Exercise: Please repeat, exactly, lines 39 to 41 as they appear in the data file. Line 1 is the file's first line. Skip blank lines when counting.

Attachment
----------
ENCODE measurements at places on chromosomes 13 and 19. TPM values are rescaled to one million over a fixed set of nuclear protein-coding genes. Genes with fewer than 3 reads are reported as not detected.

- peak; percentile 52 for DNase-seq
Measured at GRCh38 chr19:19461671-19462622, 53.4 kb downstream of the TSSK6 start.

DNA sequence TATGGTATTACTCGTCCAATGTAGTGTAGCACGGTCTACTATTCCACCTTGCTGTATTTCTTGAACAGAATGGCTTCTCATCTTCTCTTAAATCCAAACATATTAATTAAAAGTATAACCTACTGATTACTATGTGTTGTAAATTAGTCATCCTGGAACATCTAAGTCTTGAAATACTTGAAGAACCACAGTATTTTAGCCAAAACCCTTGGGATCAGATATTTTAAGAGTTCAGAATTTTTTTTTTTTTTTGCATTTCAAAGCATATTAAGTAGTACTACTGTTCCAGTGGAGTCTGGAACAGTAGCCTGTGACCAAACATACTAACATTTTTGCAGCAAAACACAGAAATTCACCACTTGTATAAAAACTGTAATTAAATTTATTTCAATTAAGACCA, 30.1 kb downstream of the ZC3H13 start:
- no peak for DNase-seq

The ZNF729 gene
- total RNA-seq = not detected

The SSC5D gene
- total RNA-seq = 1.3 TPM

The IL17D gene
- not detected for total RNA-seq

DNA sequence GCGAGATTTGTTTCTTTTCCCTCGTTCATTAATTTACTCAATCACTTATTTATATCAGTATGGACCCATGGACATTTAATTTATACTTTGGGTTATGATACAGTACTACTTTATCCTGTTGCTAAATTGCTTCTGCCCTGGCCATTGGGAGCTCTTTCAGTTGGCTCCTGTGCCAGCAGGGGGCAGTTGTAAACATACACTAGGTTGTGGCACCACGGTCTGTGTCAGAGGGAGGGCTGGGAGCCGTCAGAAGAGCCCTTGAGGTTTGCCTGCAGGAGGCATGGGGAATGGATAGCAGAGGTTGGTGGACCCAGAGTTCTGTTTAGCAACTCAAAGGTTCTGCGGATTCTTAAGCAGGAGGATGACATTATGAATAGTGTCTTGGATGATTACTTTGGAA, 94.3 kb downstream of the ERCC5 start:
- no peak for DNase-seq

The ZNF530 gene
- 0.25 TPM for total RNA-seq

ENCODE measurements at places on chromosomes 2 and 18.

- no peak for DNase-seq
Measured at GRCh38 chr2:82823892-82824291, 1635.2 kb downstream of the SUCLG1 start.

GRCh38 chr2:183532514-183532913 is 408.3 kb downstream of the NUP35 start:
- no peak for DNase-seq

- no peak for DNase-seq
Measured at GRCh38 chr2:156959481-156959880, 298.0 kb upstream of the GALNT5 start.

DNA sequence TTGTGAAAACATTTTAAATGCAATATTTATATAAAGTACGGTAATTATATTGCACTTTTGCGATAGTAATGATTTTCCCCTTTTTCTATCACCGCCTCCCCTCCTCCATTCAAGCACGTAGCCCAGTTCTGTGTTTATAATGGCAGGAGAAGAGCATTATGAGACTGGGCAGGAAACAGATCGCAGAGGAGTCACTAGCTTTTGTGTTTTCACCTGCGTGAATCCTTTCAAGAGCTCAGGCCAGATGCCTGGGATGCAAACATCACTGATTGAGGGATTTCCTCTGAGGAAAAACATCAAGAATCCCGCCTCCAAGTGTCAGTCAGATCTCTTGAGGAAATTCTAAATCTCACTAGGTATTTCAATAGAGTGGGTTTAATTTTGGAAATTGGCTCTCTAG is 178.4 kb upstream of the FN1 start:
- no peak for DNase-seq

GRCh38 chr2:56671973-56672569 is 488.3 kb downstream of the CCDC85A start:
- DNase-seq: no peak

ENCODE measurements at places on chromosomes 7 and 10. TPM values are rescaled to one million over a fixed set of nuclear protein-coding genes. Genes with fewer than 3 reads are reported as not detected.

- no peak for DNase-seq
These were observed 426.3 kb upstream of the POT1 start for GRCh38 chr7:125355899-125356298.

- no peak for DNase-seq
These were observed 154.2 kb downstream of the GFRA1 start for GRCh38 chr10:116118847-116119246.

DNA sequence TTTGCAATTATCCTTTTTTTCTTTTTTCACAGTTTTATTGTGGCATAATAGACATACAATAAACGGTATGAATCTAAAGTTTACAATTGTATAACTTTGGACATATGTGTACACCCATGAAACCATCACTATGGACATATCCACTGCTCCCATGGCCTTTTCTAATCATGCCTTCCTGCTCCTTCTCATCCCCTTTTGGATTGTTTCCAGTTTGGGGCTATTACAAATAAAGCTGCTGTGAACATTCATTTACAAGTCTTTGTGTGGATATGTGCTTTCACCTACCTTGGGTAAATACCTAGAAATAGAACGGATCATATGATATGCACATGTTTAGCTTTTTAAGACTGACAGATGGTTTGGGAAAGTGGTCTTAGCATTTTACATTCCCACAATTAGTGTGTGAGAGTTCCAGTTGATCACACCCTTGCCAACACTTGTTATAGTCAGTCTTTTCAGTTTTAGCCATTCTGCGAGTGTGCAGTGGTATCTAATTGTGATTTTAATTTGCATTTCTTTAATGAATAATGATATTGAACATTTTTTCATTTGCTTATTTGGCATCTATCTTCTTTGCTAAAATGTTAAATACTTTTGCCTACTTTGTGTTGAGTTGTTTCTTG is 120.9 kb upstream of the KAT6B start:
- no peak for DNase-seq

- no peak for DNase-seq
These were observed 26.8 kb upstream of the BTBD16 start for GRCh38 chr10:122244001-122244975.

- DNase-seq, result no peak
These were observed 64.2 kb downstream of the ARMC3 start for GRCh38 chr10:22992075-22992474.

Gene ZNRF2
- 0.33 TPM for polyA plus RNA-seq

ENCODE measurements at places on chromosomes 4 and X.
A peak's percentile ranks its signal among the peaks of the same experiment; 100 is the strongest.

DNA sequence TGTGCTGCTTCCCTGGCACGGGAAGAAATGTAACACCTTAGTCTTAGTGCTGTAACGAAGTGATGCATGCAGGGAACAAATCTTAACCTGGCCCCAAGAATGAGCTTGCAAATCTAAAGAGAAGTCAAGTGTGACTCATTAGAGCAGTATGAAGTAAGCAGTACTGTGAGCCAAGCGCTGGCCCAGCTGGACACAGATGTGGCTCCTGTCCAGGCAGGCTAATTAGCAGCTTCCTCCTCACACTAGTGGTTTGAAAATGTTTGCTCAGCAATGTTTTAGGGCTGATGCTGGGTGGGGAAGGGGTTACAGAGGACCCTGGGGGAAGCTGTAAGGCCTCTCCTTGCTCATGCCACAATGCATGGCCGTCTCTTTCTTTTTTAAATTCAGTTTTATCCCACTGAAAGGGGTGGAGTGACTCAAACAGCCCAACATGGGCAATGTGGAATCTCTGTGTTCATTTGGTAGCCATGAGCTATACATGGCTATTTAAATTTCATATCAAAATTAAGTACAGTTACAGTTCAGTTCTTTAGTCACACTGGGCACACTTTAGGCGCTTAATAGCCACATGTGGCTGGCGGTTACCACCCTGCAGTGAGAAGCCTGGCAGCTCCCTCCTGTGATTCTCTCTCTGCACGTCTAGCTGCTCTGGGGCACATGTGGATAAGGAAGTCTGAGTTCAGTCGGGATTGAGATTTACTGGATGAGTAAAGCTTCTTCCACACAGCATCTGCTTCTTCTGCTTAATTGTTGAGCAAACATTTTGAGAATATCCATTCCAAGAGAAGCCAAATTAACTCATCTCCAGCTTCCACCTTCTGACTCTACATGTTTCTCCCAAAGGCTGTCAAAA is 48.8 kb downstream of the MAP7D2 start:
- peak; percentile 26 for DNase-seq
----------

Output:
- 0.33 TPM for polyA plus RNA-seq

ENCODE measurements at places on chromosomes 4 and X.
A peak's percentile ranks its signal among the peaks of the same experiment; 100 is the strongest.